Women are calling Republican budget cuts and attacks on public employees a double-barreled "war on women."
Women's rights activists note that, while the jobs crisis is harming all sectors of society, women and girls are being hit especially hard. Despite recent recovery efforts the unemployment rate among women has increased.
A video put together by the Missouri Employee and Human Rights Coalition provides compelling testimony about the importance of protecting the state's non-discrimination law.
Unemployment has hovered at 10 percent for months, yet employers are refusing to hire the jobless.
They never got what they wanted, but more than 30 years later people still remember them, and their goals and their impact still resonate.
Republicans have backed off their effort to redefine rape as "forcible rape" (is there another kind?) but they have not given up their war on women's reproductive rights.
Planned Parenthood has asked the FBI to investigate an apparent video scam operation linked to a far-right anti-abortion group, targeting several of its clinics in six states.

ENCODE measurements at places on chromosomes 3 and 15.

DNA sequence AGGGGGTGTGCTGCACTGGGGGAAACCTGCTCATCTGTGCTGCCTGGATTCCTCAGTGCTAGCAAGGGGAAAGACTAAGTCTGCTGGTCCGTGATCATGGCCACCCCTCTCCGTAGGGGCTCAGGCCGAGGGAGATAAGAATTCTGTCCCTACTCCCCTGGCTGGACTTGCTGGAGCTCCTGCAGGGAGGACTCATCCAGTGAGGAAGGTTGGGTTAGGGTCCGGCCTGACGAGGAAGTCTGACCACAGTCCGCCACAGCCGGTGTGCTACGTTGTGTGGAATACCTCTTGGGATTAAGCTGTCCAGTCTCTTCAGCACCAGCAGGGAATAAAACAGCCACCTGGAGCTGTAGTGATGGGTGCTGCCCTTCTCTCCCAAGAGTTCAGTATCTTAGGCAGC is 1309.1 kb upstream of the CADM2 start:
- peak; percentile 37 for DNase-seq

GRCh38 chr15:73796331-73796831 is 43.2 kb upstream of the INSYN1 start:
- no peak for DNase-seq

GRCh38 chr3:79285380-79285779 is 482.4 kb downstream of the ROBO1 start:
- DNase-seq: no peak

In addition to ignoring the jobs mandate, Republicans have now introduced a bill that redefines rape and incest as only that which is "forcible."
Massachusetts is one of only five states without a law aimed at ending human trafficking, but a bill introduced Jan. 20 into both the Massachusetts Senate and House of Representatives aims to change that.
In a ceremony marking several "firsts," Jean Quan, a former labor organizer and school board and city council member, was inaugurated Oakland's 49th mayor Jan. 3.